As an official member of the unofficial club that could be known as the "Botanical Bibiliophiles," I am always grateful for another book on herbs and medicinal plants to add to my growing library. However, just when I thought that almost everything that could be written on herbs has been done, especially in the area of pharmacognosy texts, comes a surprise that is almost earthshaking in magnitude. This weighty volume consists of probably the most extensive review on the phytochemistry and pharmacology of medicinal plants available in English in an up-to-date format. Arranged in chapters according to basic chemistry, this book offers a wealth of information on each class or compound and its botanical origin. They appear to surpass Tyler, Brady, and Robbers; Trease and Evans; and Samuelson's English language book on Pharmacognosy in the wealth of chemical data, a fact that should not be too surprising as the latter books are pharmacognosy texts with specific orientation towards th e plants, while the present volume appears to be more intentionally phytochemical in its orientation.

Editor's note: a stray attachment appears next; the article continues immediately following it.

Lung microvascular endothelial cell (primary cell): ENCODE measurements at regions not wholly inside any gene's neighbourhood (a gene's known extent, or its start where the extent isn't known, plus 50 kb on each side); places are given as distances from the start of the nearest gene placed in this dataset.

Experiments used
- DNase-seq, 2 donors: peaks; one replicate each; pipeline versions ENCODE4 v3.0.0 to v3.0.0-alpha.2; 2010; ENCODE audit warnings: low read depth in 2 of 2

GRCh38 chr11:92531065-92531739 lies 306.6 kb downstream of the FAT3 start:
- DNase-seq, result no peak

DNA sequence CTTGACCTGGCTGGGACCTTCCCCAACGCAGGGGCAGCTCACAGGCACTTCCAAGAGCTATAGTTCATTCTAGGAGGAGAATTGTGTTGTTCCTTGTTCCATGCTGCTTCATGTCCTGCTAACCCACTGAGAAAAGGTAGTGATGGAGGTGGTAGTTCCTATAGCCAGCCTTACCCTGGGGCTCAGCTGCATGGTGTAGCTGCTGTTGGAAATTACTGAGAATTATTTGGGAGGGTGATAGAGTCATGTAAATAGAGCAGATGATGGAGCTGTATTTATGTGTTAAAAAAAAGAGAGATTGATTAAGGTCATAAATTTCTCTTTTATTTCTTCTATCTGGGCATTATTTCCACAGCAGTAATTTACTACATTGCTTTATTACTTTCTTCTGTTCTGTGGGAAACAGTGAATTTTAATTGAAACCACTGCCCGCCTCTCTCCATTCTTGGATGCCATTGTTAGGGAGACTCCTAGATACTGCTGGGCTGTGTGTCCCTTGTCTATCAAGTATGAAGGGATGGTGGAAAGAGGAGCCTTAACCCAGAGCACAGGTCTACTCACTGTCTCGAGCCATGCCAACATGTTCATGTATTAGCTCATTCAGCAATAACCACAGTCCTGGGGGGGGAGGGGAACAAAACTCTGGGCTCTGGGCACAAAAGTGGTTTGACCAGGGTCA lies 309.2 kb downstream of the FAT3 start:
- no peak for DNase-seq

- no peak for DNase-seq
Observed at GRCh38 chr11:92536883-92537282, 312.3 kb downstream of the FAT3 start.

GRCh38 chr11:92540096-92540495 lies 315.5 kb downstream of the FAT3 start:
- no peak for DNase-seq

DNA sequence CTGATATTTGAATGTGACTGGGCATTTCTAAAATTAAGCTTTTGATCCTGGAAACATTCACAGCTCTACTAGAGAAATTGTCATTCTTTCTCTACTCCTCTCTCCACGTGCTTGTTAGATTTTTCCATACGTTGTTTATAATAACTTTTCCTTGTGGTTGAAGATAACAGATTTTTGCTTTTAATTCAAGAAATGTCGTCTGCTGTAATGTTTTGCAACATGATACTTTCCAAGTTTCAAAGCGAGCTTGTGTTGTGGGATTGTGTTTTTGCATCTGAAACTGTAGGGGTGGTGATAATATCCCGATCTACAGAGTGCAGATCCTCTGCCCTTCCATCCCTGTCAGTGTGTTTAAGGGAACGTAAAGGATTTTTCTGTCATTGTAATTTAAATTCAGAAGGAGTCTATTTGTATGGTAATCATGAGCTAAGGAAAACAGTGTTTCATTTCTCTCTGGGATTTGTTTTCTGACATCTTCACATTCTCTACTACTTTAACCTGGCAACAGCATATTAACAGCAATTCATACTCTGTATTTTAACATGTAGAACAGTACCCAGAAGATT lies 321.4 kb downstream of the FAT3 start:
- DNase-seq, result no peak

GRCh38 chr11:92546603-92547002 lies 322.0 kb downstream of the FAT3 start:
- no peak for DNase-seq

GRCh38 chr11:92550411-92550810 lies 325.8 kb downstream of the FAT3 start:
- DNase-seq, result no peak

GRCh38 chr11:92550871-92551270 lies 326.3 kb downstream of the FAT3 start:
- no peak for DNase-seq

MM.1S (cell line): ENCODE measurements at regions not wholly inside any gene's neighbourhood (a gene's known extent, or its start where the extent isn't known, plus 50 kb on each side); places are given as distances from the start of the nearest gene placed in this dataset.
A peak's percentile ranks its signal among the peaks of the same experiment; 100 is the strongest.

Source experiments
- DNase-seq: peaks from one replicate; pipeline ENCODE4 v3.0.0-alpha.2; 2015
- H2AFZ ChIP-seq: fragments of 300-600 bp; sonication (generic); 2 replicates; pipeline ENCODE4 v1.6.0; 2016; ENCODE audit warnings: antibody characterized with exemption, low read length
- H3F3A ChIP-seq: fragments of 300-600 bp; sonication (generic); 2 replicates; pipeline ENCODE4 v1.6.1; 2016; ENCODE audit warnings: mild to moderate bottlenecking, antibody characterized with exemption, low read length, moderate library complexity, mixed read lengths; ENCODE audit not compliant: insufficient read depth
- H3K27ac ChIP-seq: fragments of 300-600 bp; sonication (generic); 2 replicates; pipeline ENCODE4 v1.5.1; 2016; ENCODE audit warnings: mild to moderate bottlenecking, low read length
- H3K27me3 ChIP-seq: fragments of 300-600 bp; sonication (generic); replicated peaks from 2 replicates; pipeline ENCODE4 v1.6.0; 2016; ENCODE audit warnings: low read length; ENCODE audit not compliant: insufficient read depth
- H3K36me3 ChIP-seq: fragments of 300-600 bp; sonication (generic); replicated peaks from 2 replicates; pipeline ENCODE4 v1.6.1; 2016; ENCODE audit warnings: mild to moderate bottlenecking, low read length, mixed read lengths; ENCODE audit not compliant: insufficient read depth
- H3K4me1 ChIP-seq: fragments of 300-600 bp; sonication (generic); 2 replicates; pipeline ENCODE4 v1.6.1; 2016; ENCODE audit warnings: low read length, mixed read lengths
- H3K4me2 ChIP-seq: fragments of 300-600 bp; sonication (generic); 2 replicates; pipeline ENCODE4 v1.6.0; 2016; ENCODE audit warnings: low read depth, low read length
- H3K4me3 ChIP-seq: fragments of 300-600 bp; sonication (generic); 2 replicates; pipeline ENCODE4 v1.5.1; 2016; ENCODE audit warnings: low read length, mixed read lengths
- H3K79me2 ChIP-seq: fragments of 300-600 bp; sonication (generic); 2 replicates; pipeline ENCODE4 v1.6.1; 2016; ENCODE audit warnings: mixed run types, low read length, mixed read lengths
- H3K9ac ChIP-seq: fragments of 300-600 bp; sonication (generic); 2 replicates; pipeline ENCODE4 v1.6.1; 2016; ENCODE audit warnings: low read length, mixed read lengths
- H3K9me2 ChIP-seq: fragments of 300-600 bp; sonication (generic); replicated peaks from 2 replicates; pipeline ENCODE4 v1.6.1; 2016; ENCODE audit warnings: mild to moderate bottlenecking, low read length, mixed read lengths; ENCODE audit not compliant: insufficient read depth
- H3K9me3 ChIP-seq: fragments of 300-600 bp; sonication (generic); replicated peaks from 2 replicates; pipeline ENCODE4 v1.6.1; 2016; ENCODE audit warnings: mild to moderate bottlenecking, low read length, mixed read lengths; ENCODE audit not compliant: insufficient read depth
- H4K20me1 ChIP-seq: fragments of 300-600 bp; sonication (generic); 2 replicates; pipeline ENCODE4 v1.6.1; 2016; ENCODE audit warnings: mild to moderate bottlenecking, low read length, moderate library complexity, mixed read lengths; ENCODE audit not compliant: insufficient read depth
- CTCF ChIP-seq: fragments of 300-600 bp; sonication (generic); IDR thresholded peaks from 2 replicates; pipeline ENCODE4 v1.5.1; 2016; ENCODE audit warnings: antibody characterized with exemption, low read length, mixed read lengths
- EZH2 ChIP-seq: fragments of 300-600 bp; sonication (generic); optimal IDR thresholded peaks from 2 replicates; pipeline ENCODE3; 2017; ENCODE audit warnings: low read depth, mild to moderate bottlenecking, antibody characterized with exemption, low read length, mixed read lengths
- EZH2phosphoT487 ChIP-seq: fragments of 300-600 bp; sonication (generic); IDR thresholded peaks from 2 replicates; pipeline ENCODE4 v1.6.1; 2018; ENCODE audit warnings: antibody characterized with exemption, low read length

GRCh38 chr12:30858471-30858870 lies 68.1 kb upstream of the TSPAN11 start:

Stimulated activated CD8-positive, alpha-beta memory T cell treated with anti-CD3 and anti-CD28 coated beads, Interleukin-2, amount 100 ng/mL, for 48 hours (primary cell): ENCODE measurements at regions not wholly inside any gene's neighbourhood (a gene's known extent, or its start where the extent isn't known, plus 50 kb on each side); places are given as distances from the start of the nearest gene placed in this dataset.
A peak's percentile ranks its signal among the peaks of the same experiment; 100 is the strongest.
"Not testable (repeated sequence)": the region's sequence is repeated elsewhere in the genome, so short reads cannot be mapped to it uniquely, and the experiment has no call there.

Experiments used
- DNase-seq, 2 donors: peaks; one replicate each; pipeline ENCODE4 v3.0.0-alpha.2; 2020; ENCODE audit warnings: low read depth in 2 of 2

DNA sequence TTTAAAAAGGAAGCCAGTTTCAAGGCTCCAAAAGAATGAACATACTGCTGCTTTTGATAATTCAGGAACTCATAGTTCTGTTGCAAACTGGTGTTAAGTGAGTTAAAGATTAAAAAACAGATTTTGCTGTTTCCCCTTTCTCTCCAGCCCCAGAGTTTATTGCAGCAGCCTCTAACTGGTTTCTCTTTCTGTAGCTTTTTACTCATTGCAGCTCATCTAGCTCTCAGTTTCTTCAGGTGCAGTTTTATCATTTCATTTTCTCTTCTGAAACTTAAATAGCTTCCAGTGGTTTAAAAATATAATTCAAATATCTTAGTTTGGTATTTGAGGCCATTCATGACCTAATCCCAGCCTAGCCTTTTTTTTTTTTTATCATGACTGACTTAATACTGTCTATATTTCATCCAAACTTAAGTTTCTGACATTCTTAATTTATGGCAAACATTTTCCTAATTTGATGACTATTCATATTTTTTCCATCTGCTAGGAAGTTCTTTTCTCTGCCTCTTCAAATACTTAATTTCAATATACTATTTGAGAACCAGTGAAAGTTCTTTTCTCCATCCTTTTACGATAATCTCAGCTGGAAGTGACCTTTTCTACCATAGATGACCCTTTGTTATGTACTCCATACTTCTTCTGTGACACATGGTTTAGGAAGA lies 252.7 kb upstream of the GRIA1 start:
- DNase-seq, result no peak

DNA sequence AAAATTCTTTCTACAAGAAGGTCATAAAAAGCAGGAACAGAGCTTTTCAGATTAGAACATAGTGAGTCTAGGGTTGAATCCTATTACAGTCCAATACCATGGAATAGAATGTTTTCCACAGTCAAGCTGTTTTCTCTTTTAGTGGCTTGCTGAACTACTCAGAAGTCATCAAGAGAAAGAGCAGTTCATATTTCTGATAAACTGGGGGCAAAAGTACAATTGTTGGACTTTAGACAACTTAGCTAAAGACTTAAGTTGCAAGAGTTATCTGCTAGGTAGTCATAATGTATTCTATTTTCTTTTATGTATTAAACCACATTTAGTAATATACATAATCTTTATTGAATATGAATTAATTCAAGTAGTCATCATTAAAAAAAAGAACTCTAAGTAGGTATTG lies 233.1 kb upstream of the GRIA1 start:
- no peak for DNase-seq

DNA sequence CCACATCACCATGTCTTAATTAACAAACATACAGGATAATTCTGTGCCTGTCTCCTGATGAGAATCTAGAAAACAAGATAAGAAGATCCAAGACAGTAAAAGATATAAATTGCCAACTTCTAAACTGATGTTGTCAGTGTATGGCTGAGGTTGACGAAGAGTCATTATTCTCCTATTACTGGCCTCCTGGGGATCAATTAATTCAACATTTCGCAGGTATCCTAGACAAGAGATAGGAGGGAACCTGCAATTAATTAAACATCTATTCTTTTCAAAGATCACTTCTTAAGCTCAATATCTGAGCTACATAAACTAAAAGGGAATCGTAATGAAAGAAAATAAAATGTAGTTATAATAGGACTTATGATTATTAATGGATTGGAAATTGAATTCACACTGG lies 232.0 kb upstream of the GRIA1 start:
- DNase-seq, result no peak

The book deals in Part I with Compounds of Primary Metabolism: carbohydrates, lipids, amino acids, peptides, proteins, and enzymes. Part II deals with phenolics, shikimates, and acetates, including flavonoids, anthocyanins, and tannins. Part III covers triterpenes and steroids, including iridoids, saponins, cardiac glycosides, and carotenoids. Finally, Part IV deals with various types of alkaloids (tropane, pyrrolizidine, etc.).
This book is one of the most massive compilations available in the subject area and is destined to become an important reference. However, if one were looking for an introductory to pharmacognosy for students, Tyler or Trease and Evans would still be the preferred reference. Nevertheless, the chemical orientation of this book has considerable benefits to offer all researchers in the rapidly expanding area of herbs and medicinal plants.
Article copyright American Botanical Council.
By Mark Blumenthal